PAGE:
In what seems to be yet another manifestation of a national epidemic of lunacy affecting educators, an outbreak occurred in Tan Valley, Arizona where Poston Butte High School freshman Daniel McClaine, Jr. was suspended for three days for violating a school weapon policy. And what was the offense of this freshman domestic terrorist? Did he threaten others with a handgun? Brandish an “assault weapon?” Bring a broken, clear plastic Airsoft gun to show and tell? Perhaps he waved about a knife in the lunch room with butter still on it? Point his finger at someone while maniacally intoning “bang?”
Oh no. The dangerous criminal did something infinitely worse. The Daily Caller noted:
…Daniel McClaine, Jr., a freshman at Poston Butte High School in Tan Valley, Arizona, made the mistake of setting a picture of a gun as the desktop background on his school-issued computer.
The picture shows an AK-47 lying on a flag, reports KNXV-TV. The gun isn’t his, McClaine assured the ABC affiliate in Phoenix. He found it on the Internet and liked it, partly because he is interested in serving in the military after graduation.
That’s right, gentle readers. He had a photo of a gun, a two-dimensional image of a firearm, installed as wallpaper on a laptop computer.
District policy states that students cannot use school-issued laptops to send or display ‘offensive messages or pictures,’ explains KNXV. Students also cannot use them to produce, retrieve, send or forward images that are considered ‘harassing, threatening or illegal.’
It’s not clear who determines what is ‘offensive’ or ‘threatening,’ or the basis upon which the determination was made in this case.
I would rather not contemplate the sort of mentality that would find a mere photograph of a firearm offensive, harassing, threatening or illegal; too depressing.
McClaine maintained that he read the guidelines but did not think that a picture of a gun could threaten or offend anyone.
Well, certainly no one sane…
This gun wallpaper does not show anything that’s violent. It’s not showing anybody getting shot in any way,’ the suspended freshman told the station. ‘It’s just a picture of a gun. It’s nothing — nobody getting shot, nobody getting it pointed at them. It’s nothing.
Daniel McClaine, Sr. also appears to be among the ranks of the non-sanity challenged:
He should have got a warning,” Daniel McClaine, Sr. told KNXV. “He shouldn’t have ever been suspended. Not for something so frivolous.
Dana Hawman, Florence Unified School District spokesman demonstrated…well, you decide:
Although we cannot specifically discuss student discipline, we can certainly agree that violence in schools is a sensitive and timely issue. Students, parents and staff are on edge, and the daily news delivers more reasons for caution. All of us must work together to protect our kids and to cultivate an environment that is conducive to learning.
Right. And “working together” consists of banishing photographs of firearms and anything else the ludicrously squeamish might find upsetting. One wonders if a photo of a food processor might be too much for such timid souls. They have sharp, whirling blades, after all.
Fortunately, there is a happy ending:
After McClaine’s father contacted the local press, Florence Unified School District officials suddenly decided that the younger McClaine could return to school on Monday.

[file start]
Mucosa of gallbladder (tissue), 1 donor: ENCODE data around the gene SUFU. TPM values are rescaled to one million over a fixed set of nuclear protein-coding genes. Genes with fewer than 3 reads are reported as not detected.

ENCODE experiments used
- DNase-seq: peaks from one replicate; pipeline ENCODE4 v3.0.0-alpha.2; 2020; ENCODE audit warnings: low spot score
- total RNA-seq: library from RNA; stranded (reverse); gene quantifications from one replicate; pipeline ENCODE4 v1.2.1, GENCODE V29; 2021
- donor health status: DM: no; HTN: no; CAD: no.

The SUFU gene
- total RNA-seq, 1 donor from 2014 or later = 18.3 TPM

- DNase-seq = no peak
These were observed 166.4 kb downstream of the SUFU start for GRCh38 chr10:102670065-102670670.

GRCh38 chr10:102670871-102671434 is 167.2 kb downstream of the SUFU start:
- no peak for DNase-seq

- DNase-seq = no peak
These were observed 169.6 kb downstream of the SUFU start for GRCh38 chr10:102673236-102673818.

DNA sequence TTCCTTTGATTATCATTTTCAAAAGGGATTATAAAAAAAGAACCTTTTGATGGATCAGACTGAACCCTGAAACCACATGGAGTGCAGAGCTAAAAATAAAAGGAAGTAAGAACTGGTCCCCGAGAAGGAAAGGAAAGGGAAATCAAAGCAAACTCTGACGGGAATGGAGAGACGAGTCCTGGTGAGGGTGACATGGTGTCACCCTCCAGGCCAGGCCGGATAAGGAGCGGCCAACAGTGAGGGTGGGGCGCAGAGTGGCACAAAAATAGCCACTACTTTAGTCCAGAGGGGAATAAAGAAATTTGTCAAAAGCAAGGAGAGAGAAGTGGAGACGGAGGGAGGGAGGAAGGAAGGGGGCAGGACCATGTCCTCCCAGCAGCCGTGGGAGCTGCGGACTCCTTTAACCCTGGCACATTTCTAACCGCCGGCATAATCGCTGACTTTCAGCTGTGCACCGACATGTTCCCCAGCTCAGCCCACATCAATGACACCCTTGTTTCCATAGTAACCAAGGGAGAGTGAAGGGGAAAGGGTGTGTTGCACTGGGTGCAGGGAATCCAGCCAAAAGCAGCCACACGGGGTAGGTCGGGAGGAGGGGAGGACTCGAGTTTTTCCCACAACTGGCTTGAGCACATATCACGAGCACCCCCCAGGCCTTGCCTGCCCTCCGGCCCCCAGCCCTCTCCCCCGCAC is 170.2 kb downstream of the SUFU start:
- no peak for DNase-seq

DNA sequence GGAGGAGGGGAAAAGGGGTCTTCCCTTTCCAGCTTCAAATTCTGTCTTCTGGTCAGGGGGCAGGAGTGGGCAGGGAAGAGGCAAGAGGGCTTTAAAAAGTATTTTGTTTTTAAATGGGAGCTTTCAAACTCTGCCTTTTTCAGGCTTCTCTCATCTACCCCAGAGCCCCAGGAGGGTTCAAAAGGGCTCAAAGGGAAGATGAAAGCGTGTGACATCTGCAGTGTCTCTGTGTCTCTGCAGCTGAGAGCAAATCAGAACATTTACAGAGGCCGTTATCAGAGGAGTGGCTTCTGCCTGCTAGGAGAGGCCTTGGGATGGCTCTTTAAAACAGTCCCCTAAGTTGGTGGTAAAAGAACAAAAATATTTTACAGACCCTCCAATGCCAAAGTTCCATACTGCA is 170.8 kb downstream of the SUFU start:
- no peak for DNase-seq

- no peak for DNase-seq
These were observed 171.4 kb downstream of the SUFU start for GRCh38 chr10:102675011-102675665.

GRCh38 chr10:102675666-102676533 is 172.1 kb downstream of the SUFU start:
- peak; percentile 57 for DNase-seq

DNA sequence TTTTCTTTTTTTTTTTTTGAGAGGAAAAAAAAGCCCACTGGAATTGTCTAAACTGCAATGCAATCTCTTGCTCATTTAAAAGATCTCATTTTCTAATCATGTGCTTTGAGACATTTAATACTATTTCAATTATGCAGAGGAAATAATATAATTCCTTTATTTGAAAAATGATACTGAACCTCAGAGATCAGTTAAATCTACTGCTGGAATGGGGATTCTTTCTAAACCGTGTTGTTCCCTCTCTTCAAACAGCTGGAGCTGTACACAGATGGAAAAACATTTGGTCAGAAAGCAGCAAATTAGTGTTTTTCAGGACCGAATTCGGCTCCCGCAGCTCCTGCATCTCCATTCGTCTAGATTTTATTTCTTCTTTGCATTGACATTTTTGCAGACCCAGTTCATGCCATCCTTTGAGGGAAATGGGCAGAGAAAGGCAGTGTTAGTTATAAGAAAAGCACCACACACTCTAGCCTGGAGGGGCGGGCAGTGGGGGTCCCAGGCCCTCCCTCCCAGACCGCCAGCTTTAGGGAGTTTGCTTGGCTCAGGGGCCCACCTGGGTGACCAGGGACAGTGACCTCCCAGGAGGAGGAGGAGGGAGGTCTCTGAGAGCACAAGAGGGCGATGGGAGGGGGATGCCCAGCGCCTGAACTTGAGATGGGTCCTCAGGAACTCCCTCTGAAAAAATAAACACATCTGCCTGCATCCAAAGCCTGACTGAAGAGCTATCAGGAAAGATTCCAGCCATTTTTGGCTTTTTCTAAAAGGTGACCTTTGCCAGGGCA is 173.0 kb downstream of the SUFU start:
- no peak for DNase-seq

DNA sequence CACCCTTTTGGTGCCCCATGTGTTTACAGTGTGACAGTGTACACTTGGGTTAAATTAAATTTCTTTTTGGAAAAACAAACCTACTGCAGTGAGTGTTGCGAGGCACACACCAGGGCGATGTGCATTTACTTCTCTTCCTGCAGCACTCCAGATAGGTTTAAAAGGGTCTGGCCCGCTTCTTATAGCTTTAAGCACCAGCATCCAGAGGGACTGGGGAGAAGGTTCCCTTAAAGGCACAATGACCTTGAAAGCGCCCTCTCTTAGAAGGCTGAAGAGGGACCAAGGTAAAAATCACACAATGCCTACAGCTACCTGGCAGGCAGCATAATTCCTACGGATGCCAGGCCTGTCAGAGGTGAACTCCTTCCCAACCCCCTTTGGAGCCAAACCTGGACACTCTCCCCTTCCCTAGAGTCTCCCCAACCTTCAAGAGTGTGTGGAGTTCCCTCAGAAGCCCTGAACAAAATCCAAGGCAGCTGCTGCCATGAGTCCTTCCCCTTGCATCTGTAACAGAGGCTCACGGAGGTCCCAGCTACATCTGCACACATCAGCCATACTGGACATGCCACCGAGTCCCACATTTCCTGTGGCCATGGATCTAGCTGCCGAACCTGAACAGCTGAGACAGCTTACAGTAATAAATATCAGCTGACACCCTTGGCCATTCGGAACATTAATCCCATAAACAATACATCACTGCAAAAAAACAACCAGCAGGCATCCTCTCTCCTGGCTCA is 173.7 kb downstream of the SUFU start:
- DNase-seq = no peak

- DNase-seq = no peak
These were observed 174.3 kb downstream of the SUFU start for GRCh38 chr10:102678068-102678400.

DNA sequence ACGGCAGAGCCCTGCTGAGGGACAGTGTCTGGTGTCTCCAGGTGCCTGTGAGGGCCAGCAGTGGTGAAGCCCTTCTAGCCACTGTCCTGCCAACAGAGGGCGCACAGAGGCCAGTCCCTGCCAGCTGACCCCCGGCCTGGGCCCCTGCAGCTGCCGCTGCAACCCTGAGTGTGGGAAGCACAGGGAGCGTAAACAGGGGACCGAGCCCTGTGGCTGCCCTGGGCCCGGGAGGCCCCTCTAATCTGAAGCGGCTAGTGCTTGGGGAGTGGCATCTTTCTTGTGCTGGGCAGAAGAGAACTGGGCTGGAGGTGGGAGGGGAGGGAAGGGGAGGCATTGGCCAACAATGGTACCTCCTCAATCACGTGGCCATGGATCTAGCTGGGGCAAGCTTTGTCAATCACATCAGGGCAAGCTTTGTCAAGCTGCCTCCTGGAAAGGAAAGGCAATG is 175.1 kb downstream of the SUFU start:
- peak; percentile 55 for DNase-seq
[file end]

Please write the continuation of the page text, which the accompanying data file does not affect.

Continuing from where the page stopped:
Interesting how people like this tend to suddenly develop a conscience when exposed to sufficient public scorn.
And in Colorado, where elementary level educators may be “internalizing” recent legislation that legalized marijuana, a seven year old domestic terrorist is facing suspension from school because he…I’ll let Fox News explain:
A Colorado second-grader may be suspended from his elementary school after he disobeyed a key rule of no weapons, real or imaginary, when he tossed an imaginary grenade Friday during recess and went, ‘pshhh,’ to indicate that the imaginary device detonated, KDVR.com reported.
Surely there must be extenuating circumstances. No doubt the terroristic tot was throwing the imaginary grenade at other students who were quaking in imaginary terror, or perhaps he was stuffing it down the imaginary bloomers of an imaginary teacher? Perhaps he said “pshhh” really loudly or in a particularly horrifying and threatening manner?
Alex Watkins, 7, who attends Mary Blair Elementary in Loveland, said he was playing the game ‘Rescue the World.’ He plays the role of a heroic soldier out to rid the world of an evil threat.
His duties led him to throw the imaginary grenade into a box he pretended contained evil forces. He said he didn’t make any threats and was playing by himself.
The school is obviously working hard to ensure that its students are safe from the most stupefying nonexistent threats, and actually has a rule that prohibits such imaginary weapons. No information on whether they have done anything to address actual, tangible threats is available.
Alex’s mother is also apparently in possession of her faculties and is living in the real, rather than the imaginary world inhabited by Mary Blair Elementary educators:
Honestly, I don’t think the rule is very realistic for kids this age. I think that when a child is trying to save the world, I don’t think he should be punished for it.
Well yes. I mean, would you suspend the Avengers for saving the world? Surely not. Hulk, smash!
Demonstrating far more common sense and rationality than any adult involved–other than his mother–Alex said he can’t believe he was “dispended.”
Unfortunately, I–and I’m sure you, gentle readers–can.